What do I mean by that?

To begin with, the key word here is strict, from the word at all. Initially, we select a single approach for organizing a project, for file management, for code style, and so on. This will significantly improve the general appearance of the project and greatly facilitate the navigation of the project, search by code, and speed up the process of introducing a new developer to the project. I think it’s not worth reminding that after a while we ourselves can become this new person with our old code.

The choice of architecture and following it

Again, proceeding from the previous advice, we smoothly proceed to the next one, the choice of architecture. And the main idea that I want to convey is not to talk about the best architectures or to say that you need to choose this and not another. Not! To begin with, there is no ideal architecture that would completely cover all possible cases in the project. I once heard these words: "if there was an ideal architecture, then we developers would be fired as unnecessary and replaced with scripts that generated the ideal architecture."

The main point, I believe, is not the choice of the best architecture, but again strict adherence to the architecture that has already been chosen and started to be applied. Be it VIPER, REDUX, MVP or MVC. There are of course pros and cons to each of the above architectures. Over time, more and more new approaches to the design of the architecture of the project.

I will say more specifically about my idea. If you have already started using VIPER, then strictly follow its principles. Even if it seems that for a one-button screen there are too many files to create units of lines of code, do not bypass these rules under any circumstances. Because, at such moments like this, the govnokod is born, which then, like a snowball, everything grows and grows.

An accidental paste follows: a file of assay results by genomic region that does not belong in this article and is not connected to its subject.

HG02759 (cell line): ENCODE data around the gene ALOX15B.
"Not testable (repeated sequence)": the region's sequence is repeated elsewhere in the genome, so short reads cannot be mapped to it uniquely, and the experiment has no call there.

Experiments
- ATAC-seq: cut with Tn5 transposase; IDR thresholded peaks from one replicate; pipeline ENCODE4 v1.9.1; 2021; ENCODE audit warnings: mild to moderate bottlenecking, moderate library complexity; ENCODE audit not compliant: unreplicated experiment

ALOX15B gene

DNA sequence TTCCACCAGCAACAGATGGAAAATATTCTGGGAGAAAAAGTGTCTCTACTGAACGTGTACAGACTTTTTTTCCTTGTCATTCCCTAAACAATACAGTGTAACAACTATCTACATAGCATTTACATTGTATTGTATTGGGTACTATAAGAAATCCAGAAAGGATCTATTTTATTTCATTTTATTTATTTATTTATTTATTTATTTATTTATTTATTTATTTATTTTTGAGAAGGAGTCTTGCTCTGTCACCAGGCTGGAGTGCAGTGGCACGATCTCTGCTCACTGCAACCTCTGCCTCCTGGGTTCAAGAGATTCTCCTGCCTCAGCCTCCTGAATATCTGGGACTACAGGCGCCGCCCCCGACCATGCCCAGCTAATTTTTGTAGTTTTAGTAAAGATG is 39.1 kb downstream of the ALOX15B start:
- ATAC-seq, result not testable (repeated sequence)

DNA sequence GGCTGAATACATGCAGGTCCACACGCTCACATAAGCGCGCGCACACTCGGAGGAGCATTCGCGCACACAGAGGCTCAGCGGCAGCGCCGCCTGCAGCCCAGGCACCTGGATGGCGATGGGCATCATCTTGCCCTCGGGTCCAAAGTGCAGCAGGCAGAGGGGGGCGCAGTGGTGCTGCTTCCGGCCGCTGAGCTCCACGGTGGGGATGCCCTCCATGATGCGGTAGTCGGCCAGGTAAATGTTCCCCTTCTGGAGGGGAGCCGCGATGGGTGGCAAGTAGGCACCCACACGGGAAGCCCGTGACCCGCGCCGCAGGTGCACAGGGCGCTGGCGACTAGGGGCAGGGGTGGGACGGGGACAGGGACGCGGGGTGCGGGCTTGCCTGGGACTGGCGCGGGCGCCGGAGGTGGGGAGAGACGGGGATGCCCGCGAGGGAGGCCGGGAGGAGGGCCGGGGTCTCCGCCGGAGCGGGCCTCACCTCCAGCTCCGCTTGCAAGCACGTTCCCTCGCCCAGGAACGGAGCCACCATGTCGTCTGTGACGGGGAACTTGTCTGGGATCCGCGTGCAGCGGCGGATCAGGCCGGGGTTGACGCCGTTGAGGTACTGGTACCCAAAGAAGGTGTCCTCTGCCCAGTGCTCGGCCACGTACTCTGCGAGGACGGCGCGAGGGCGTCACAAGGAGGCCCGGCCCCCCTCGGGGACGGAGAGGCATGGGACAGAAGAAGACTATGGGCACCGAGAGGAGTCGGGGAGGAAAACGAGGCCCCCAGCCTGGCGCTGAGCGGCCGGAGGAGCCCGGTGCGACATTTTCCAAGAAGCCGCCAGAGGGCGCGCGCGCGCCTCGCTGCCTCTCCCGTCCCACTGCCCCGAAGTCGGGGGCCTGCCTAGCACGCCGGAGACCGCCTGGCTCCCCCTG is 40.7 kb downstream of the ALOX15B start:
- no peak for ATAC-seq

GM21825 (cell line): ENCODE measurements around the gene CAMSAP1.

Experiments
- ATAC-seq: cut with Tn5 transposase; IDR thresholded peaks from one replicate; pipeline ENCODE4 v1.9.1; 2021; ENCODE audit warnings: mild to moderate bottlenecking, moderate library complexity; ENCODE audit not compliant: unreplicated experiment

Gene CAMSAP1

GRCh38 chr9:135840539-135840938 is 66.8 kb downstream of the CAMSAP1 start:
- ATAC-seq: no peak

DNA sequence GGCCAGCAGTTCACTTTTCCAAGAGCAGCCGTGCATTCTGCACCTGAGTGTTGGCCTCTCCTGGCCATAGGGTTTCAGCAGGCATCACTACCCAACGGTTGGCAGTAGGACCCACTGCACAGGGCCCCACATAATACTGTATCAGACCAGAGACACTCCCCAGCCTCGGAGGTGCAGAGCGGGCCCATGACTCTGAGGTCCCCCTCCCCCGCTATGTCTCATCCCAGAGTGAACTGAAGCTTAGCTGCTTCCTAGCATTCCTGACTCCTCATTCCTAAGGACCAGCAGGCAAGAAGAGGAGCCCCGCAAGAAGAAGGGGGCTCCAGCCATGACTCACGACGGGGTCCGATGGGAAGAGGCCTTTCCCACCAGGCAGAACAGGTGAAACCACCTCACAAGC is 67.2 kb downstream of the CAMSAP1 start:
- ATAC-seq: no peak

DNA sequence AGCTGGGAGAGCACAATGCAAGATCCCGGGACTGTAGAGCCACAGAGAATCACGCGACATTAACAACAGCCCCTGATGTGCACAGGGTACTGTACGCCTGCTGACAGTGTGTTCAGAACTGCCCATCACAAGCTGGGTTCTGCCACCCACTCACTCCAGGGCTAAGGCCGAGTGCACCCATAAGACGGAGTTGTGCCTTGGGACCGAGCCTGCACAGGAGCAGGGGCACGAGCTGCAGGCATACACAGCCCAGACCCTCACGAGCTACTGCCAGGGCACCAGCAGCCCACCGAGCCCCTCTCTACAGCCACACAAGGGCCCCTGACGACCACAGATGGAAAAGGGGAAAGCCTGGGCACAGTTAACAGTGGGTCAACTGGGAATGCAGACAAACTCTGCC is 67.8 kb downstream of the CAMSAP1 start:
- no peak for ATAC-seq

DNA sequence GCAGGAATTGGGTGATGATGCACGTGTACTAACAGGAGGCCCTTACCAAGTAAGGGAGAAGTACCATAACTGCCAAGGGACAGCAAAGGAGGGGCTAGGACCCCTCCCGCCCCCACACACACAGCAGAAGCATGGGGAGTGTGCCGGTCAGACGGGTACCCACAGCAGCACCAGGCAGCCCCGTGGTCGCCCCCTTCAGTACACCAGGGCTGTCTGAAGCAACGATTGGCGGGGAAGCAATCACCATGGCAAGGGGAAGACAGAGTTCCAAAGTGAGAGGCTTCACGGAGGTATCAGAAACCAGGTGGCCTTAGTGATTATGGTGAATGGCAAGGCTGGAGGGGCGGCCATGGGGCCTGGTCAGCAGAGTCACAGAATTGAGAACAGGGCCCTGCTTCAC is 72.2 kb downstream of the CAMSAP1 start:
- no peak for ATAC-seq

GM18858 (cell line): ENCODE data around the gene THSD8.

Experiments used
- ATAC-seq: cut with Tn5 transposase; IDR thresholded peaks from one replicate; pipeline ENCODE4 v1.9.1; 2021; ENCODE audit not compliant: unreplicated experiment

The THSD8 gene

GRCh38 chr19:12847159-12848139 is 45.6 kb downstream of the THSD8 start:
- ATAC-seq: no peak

I advise you to get acquainted with the most popular architectures and choose either the one you like or the most popular before starting a new project. I strongly recommend choosing the second option, namely starting with the most popular architecture, as it will be easy to find answers to many questions. When choosing an architecture, special attention should be paid to the minuses of this architecture and in which cases it is recommended to use it.

For example, if you have a small project on which there are one two developers, then you should not take VIPER due to the fact that this is a rather cumbersome architecture that performs very well on large projects and in large teams. So that there are no cases when the code for creating VIPER is many times more than the code of the business logic itself.

Personally, I now prefer the MVVM + Router architecture. It works well on a small project where I am a single developer.

Bottom line: the main thing is not which architecture you have chosen, but how exactly do you follow it.

I also want to add, if the project is not being developed from scratch, then first of all you need to familiarize yourself with the current architecture and the general style of the project, and begin to follow it. You should not break out with screams that there is govnokod (returning to the first advice) and start redoing everything. An exception may be a complete anarchy on the project or the lack of a common style.

Refactoring Pauses

In conclusion, I want to say that pausing for refactoring is a good approach. Refactoring is a very important part of quality application development. Yes, we don’t write the perfect code right away, but leaving it as it is is not good either. It often happens that the original implementation does not have the ability to scale when you need to introduce new features. After all, it is almost impossible to predict all possible changes in future versions of the project. Also, no architecture guarantees 100% coverage of all cases. Therefore, it is important to make changes to existing code in order to adapt it to new features.